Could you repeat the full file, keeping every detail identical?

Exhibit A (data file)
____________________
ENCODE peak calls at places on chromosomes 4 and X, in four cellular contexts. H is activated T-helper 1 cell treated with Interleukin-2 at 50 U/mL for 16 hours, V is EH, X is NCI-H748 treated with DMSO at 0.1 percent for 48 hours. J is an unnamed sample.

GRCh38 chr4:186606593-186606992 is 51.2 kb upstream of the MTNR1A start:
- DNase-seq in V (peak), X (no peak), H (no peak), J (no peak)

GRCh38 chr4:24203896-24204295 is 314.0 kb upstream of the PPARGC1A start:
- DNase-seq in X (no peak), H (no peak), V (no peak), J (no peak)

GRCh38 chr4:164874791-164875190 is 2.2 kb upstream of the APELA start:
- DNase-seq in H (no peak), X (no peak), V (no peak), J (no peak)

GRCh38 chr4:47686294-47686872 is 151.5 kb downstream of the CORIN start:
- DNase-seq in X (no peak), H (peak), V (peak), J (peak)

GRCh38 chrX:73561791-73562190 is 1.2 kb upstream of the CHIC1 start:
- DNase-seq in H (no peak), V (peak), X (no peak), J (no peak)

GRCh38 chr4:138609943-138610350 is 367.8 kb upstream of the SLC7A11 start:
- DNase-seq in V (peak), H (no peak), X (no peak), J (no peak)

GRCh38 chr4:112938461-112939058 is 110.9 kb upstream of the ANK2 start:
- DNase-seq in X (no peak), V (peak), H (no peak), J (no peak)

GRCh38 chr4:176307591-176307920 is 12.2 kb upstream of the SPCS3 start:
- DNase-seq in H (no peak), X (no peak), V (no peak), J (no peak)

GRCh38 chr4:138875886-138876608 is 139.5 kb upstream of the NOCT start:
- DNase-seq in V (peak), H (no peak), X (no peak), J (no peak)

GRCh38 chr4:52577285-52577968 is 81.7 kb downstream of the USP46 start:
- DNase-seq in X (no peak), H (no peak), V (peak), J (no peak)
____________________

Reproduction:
ENCODE peak calls at places on chromosomes 4 and X, in four cellular contexts. H is activated T-helper 1 cell treated with Interleukin-2 at 50 U/mL for 16 hours, V is EH, X is NCI-H748 treated with DMSO at 0.1 percent for 48 hours. J is an unnamed sample.

GRCh38 chr4:186606593-186606992 is 51.2 kb upstream of the MTNR1A start:
- DNase-seq in V (peak), X (no peak), H (no peak), J (no peak)

GRCh38 chr4:24203896-24204295 is 314.0 kb upstream of the PPARGC1A start:
- DNase-seq in X (no peak), H (no peak), V (no peak), J (no peak)

GRCh38 chr4:164874791-164875190 is 2.2 kb upstream of the APELA start:
- DNase-seq in H (no peak), X (no peak), V (no peak), J (no peak)

GRCh38 chr4:47686294-47686872 is 151.5 kb downstream of the CORIN start:
- DNase-seq in X (no peak), H (peak), V (peak), J (peak)

GRCh38 chrX:73561791-73562190 is 1.2 kb upstream of the CHIC1 start:
- DNase-seq in H (no peak), V (peak), X (no peak), J (no peak)

GRCh38 chr4:138609943-138610350 is 367.8 kb upstream of the SLC7A11 start:
- DNase-seq in V (peak), H (no peak), X (no peak), J (no peak)

GRCh38 chr4:112938461-112939058 is 110.9 kb upstream of the ANK2 start:
- DNase-seq in X (no peak), V (peak), H (no peak), J (no peak)

GRCh38 chr4:176307591-176307920 is 12.2 kb upstream of the SPCS3 start:
- DNase-seq in H (no peak), X (no peak), V (no peak), J (no peak)

GRCh38 chr4:138875886-138876608 is 139.5 kb upstream of the NOCT start:
- DNase-seq in V (peak), H (no peak), X (no peak), J (no peak)

GRCh38 chr4:52577285-52577968 is 81.7 kb downstream of the USP46 start:
- DNase-seq in X (no peak), H (no peak), V (peak), J (no peak)